From the article:
You may have read about the rampant deforestation associated with the chocolate industry in Ivory Coast and Ghana, the world’s largest producers of cacao, but nearby Cameroon’s traditional shade-grown cacao — cacao planted in the shade of established trees — offers emphatic evidence that chocolate can be good for you and the planet. “The farms act as a protective buffer for the primary forest,” explains Powell, while the forest provides the farmers with invaluable natural pest control. Click to read the entire article over at OZY.
However, this might not be the only approach – or even the best approach – because of the typically low yields associated with shade-grown cacao.
In Brazil, the system for growing cocoa under the forest canopy is called cabruca and yields are typically 350-500kg/ha/yr. While there is huge interest in limiting deforestation of the Mata Atlântica (the Atlantic Rainforest) through maintaining cabruca farming, the low yields, when the relatively larger amount of labor required for growing and the cost of labor in Brazil, makes this strategy hard to unreservedly endorse because of the economic shortcomings – it makes it harder for farmers to make a good living.
It can be proved that it is better to grow/reclaim forest not by trying to recreate old-growth forest and grow cacao in its shade, but by creating distinct planting zones for:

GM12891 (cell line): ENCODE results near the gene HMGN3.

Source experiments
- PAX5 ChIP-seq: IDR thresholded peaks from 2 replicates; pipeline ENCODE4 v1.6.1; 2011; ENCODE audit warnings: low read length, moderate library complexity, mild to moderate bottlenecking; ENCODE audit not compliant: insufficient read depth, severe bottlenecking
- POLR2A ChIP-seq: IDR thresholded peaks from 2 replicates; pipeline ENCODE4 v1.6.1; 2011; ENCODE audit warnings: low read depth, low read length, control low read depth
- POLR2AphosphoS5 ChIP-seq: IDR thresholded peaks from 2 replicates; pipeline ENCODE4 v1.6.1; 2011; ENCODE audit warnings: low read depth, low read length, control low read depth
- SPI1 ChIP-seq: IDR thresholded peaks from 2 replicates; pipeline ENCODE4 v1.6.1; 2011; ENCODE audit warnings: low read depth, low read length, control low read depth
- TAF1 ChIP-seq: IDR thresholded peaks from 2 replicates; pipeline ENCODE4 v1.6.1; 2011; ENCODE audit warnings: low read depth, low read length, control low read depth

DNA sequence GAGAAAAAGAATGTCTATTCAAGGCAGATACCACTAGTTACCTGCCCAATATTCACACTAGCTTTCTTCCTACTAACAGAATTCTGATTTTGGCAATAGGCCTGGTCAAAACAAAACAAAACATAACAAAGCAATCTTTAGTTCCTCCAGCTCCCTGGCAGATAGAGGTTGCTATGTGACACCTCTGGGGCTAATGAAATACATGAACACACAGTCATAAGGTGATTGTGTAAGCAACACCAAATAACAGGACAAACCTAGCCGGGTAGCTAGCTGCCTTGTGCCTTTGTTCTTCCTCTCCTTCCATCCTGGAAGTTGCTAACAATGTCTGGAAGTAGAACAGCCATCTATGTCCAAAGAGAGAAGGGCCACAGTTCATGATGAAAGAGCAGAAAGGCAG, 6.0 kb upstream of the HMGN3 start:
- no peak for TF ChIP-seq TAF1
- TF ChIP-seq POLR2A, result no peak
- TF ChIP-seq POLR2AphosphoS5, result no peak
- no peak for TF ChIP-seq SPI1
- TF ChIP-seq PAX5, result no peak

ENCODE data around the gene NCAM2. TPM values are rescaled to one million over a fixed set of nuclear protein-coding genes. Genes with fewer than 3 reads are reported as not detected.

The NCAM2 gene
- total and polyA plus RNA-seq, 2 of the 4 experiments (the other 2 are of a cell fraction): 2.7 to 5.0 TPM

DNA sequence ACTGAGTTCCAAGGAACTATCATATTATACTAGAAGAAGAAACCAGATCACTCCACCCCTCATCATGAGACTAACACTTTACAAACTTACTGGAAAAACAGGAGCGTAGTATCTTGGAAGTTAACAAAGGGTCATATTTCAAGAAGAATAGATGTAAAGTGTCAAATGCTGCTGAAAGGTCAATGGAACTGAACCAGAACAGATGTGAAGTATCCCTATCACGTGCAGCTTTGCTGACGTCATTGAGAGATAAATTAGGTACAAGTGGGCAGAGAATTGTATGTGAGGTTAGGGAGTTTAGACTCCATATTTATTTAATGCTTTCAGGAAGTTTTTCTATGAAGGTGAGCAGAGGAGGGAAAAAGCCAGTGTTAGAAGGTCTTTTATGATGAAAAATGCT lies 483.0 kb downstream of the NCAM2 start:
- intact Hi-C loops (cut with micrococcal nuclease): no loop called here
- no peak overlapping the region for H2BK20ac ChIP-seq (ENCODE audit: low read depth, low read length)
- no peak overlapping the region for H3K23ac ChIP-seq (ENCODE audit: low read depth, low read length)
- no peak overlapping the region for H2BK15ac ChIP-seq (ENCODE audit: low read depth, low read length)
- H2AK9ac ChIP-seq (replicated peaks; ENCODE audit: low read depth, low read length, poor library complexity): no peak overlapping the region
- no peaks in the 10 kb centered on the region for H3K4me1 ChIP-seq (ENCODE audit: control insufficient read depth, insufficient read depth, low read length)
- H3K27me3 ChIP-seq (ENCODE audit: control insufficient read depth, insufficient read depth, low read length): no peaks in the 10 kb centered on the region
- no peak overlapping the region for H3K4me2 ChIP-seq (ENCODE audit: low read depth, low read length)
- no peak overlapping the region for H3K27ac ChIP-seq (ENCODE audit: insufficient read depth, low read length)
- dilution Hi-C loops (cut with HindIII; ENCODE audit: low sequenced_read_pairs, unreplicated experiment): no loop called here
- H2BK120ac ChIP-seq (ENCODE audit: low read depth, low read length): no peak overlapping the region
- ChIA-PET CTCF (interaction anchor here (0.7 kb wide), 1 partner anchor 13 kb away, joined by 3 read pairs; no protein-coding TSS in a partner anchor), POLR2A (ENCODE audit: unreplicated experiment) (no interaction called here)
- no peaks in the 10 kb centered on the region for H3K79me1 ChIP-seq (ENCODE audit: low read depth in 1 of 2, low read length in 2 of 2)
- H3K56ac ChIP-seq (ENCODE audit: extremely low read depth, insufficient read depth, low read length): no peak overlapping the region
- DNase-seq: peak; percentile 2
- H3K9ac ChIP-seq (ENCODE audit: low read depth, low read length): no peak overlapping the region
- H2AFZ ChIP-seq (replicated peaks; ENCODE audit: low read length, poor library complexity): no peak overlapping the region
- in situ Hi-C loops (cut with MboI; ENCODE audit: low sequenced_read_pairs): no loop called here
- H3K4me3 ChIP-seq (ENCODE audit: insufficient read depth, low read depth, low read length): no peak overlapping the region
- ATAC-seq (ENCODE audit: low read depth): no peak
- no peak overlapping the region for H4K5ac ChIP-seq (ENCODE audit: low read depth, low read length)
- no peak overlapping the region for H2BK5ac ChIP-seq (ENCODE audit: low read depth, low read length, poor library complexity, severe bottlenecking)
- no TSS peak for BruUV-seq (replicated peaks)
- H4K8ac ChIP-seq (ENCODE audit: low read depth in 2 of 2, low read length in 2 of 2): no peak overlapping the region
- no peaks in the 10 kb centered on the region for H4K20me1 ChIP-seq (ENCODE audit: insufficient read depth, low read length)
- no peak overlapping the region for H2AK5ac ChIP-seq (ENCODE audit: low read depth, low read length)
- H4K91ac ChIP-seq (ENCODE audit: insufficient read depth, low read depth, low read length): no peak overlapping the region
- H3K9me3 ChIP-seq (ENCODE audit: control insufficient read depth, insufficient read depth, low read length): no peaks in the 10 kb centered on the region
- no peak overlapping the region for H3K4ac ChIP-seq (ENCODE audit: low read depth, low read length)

- High intensity farming of cacao for income;
- Growing other crops for food security and income; and
- Reforestation and wildlife habitat protection plus hardwood species (teak, mahogany, cedar) for long-term income.
A farmer might, with a lot of hard work, get 350-500kg/Ha of dry cacao by farming under the cabruca system. High-intensity farming, depending on the approach and varieties planted, can easily reach 3-5,000kg/Ha using natural inputs.
I visited a farm in Tingo Maria, Peru in July 2017 planted under a system that can generate 5MT/ha/yr. That one hectare of cacao – flavor varietials – can produce the same amount as 10-15Ha grown under canopy with a fraction of the work once the trees are established. Dedicate another hectare to food crops. The rest can be planted in forest in a way that preserves wildlife habitat, provides cover for water- and soil-retention, acts as a carbon sink, and can provide an additional source of income